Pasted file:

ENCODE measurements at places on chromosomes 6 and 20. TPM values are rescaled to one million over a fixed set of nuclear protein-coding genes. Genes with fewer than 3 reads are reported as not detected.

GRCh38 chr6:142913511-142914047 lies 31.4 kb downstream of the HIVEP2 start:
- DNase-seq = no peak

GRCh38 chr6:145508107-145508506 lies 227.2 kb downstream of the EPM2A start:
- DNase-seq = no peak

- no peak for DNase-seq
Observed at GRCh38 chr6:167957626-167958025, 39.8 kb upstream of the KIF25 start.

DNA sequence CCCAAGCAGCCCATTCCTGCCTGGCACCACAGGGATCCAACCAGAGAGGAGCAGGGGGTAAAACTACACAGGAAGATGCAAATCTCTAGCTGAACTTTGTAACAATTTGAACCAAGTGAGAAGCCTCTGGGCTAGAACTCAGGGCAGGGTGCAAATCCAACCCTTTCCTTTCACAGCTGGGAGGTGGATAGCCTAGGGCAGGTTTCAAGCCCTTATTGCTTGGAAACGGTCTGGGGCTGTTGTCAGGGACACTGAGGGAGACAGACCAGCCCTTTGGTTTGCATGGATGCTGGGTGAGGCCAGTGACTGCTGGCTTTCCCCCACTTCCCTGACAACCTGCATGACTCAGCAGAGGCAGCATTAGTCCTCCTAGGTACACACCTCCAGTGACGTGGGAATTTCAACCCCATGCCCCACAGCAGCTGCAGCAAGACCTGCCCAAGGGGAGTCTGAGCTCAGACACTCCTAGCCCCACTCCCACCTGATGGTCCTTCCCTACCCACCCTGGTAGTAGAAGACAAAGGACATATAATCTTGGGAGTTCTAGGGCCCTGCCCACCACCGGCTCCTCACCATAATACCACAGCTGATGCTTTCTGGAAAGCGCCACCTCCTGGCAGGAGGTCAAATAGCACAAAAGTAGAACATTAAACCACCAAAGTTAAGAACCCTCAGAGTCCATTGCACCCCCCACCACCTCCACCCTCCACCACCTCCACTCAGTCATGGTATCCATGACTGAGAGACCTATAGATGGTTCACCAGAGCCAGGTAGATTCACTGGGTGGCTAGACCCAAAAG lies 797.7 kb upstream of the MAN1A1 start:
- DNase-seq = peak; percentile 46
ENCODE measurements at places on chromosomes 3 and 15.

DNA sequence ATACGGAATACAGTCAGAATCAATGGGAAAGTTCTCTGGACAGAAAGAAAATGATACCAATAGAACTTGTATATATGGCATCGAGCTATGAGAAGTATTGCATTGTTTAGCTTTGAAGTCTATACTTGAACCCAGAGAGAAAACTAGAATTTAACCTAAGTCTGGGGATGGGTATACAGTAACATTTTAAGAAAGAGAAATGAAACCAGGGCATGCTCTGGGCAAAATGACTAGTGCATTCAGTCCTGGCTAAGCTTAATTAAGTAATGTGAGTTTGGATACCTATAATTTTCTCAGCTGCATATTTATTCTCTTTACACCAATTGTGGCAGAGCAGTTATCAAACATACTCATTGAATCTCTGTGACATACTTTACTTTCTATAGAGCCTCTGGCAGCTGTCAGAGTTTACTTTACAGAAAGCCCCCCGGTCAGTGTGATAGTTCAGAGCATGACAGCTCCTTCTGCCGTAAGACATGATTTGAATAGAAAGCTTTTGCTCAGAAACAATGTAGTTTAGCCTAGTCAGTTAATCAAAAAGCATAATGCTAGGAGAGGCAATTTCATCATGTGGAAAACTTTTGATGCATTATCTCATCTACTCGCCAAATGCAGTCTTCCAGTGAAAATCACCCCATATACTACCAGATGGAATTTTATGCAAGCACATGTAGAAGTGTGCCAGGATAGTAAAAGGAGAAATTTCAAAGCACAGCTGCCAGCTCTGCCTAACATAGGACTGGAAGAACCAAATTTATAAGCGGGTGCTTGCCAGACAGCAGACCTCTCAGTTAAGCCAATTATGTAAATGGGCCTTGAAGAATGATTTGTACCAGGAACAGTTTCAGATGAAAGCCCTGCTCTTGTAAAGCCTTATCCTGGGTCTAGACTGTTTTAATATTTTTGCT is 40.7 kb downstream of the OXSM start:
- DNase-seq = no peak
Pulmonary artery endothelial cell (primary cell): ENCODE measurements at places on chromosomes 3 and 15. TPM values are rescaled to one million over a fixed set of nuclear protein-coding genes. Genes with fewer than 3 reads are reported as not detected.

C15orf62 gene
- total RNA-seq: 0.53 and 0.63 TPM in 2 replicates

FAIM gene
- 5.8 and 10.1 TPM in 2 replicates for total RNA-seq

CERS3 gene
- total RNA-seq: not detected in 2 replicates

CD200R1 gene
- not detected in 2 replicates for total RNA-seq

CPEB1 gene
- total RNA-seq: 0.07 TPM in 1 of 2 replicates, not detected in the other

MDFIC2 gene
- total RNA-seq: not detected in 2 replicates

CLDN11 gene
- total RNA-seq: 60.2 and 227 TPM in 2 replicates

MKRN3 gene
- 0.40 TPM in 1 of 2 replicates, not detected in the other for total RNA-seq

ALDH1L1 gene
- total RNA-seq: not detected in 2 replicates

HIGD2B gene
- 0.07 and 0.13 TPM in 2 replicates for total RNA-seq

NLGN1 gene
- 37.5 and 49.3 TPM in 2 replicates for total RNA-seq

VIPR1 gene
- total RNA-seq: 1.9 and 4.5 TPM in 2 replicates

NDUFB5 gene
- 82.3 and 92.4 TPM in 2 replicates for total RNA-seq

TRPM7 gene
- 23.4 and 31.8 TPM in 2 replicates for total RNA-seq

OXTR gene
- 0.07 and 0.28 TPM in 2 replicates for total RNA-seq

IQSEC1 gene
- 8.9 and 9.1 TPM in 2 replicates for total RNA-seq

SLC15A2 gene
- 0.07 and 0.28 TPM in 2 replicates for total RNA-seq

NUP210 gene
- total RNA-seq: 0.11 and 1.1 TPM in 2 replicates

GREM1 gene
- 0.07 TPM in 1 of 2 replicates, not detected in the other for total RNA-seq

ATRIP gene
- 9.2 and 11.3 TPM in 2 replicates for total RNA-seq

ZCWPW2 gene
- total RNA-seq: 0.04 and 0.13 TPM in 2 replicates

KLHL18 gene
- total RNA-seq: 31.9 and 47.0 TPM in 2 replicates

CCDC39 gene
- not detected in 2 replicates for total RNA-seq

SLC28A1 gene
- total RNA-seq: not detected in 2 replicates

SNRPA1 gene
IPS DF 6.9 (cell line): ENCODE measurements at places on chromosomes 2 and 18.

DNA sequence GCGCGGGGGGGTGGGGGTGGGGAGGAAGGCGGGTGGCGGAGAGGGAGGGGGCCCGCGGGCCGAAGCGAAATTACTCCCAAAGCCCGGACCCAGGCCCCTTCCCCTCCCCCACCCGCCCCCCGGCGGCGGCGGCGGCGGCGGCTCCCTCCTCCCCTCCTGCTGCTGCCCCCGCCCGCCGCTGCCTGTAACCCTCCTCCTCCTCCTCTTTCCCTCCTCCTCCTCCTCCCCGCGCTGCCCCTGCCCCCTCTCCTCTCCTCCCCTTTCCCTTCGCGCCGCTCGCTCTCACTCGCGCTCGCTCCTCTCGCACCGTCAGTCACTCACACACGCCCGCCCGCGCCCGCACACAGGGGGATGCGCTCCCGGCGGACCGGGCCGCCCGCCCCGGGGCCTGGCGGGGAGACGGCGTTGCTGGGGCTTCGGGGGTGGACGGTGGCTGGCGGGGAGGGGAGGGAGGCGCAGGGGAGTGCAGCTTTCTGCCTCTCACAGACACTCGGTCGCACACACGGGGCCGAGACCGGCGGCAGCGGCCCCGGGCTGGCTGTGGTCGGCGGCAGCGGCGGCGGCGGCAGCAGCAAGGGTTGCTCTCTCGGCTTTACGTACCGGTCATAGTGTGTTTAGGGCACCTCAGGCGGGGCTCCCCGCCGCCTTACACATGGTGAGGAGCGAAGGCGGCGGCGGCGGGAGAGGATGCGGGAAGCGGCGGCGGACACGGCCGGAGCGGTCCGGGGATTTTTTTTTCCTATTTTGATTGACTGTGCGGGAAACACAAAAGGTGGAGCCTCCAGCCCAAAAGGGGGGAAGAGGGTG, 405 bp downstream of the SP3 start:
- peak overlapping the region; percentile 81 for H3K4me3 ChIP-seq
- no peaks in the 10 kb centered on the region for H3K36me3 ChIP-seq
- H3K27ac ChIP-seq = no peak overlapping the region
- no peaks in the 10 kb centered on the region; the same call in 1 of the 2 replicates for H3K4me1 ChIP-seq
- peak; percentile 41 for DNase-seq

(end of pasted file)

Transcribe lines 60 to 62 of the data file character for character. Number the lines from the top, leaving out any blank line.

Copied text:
SLC28A1 gene
- total RNA-seq: not detected in 2 replicates

SNRPA1 gene